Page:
Julien Dallaire-Charest’s top 10 go-to comic books and graphic novels

True North Country Comics presents Julien Dallaire-Charest’s top 10 go-to comic book and graphic novel list.

Julien devotes himself full time to illustration, comics and rock’n’roll. Among other things, he does comic book interviews for the record store Knock-Out and covers of children’s novels The Abomination of Crystal Lake. Active in collectives and self-publishing (Copinet Copinot, Serge, Pogneurs de spectres), he is currently working on a solo comic book album while being involved in the cultural scene of Quebec City. Julien is also the 2019 Jacques-Hurtubise Prize winner at the Quebec BD Festival.

Here is Julien’s top 10 list of go-to comic book and graphic novels

Rahan (the complete saga) by Roger Lecureux, André Chéret and others
“I read them all when I was young, I love the stories about the small clans and how it was the first step of civilization. Rahan is a bit too much good and loyal, but the adventures he gest into are always fascinating. I prefer when they play with other human tribes or some other humanoids (gigantopithecus!), but the weird inclusion of dinosaurs gives us spectacular scenes so I let it pass. Revisiting Rahan later in my life, I think I was even more impressed by the graphic quality of it. I read somewhere that it is was one of the first time French authors did comics in an American comic book style, and it is a very special blend of both influences that we can see in Rahan.”


Big Foot by Nicolas Dumonteuil (3 books)
“During the Quebec’s comics Festival there was an interview with a colorist, Isabelle Merlet, and she talked about her work as a colorist in the comics industry, etc. She showed some examples of collaborations she did, and Big Foot really struck me. I went to the library the week after and felt in love with these 3 books. I’m a big fan of western and cryptid, so it was like all the things I like combined with cool art and superb colours.”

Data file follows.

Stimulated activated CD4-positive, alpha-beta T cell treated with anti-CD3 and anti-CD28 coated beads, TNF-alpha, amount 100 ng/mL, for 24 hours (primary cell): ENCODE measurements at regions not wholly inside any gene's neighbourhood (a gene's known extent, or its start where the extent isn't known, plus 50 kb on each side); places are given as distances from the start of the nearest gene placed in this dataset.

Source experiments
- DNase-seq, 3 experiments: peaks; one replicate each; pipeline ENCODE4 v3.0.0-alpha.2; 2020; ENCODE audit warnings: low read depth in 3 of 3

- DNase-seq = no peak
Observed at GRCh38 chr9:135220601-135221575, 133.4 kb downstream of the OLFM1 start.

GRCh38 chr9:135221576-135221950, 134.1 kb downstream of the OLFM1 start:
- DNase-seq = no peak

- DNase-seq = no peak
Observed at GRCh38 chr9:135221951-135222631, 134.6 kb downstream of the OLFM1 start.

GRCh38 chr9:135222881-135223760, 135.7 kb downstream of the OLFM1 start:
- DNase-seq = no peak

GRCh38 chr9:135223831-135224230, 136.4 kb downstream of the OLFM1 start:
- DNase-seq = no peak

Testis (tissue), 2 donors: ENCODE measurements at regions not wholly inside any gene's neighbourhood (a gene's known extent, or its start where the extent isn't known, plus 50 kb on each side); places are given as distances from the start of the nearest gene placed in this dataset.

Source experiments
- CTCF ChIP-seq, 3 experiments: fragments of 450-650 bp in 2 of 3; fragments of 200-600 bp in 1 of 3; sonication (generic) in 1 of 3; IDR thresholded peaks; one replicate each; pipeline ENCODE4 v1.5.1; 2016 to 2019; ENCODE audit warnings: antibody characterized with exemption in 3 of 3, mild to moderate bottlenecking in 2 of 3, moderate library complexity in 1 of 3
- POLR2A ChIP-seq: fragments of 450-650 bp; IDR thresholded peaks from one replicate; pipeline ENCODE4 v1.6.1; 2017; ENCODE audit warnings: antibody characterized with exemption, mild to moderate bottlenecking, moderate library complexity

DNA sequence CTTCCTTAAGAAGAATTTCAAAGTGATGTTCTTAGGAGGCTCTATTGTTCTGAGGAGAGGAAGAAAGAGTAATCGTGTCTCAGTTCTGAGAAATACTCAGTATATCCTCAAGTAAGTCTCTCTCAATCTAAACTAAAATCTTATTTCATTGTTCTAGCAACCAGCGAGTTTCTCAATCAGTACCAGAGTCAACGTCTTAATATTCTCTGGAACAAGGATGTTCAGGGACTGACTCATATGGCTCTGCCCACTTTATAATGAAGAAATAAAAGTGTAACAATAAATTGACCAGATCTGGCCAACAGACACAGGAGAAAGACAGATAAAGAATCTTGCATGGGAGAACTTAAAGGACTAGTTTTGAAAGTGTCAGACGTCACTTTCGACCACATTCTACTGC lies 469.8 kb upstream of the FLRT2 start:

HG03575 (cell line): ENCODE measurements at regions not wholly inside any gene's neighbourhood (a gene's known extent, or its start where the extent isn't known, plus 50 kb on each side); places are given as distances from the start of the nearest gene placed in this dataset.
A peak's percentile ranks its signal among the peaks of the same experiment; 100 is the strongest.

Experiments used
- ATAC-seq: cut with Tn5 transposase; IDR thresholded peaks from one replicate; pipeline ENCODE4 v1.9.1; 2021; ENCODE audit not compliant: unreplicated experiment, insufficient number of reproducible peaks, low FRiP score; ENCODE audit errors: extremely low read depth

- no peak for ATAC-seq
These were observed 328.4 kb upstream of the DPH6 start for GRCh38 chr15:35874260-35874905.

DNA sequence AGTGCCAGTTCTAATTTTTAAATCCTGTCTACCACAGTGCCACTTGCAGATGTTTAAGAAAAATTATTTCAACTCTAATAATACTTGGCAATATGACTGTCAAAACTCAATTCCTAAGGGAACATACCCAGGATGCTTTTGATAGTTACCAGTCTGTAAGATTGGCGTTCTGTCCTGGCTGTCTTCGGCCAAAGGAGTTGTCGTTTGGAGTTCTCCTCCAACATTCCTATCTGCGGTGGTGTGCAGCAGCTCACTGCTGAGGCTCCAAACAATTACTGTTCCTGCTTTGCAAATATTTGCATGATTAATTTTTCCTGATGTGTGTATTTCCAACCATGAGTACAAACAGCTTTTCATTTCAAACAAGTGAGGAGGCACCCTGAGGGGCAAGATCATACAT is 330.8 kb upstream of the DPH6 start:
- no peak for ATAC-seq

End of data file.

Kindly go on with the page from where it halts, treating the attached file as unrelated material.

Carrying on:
The 6 voyages of Lone Sloane by Philippe Druillet 
“Another read I did really young, I keep coming back to it just to see how Druillet can deconstruct a comic panel. It’s wild, saturated with details and colors, the sorties almost didn’t make sense, and I think that is what compels me with this comic, the freedom of the author seems untamed, raw. There’s teenage-like energy to it, I feel like it is something you would do when you are 16 and you just don’t care what people will think of it.”


Prophet: Earth War Saga by by Brandon Graham, Simon Roy, Grim Wilkins and Giannis Milonogiannis
“One of my friends pass it to me a couple of years ago, I discovered the work of a lot of artists that I now follow. There’s something similar to Druillet’s work with its approach to weird sci-fi, and it’s beautiful. The multiple artists aspect of the project gives it a very interesting touch too, you are somewhere between a collective and an action comic book saga.”


Scott Pilgrim by Bryan Lee O’Malley
“Classic, fun to read, well done. I like the settings, the characters, how it doesn’t take itself seriously. It is also a good lesson of how you don’t have to draw the craziest things and put a ton of details in your panels to make it interesting.”


Thorgal
“Thorgal is a mythical piece by itself, but this particular book is the one that I liked the most because it is a horror story / family drama in a big fantasy setting. It’s all calm and subtle and it grows under your skin.”


“all the work” of Daniel Warren Johnson
“The guy can draw motion and action like no other and gives it a sensible touch also. I loved Extremity, I am now in his take on Wonder Woman: Dead Earth.”


Chronique du Centre-Sud by Richard Suicide and William Parano
“A really fun read, you discover a whole new world. Suicide’s cram pack pages and weird onomatopoeia just embellish these sorties about ugly truths and broken characters. It is a love letter to the less fortunate.”


The Fabulous Furry Freak Brothers by Gilbert Shelton
“I read an anthology of these while I was in France ironically, it’s all about the counter culture of the seventies; the hippie, smoking weed, protesting against the authority, and all those themes are treated very lightly and in a funny way.”

Hillerod by Frederic Vivianne Auln
“Frederic Vivianne is one of my friends, but with this book, he created something very beautiful and I think it needs more recognition. This weird love story during a trip is something very relevant and common in a lot of people’s life I think, and the way it is revealed to you, as the reader, you are compelled and a bit lost as the main character is.”

You can discover more about Julien on Instagram at instagram.com/pizzajulien/ and online at http://juliendc.com/

Leave a Reply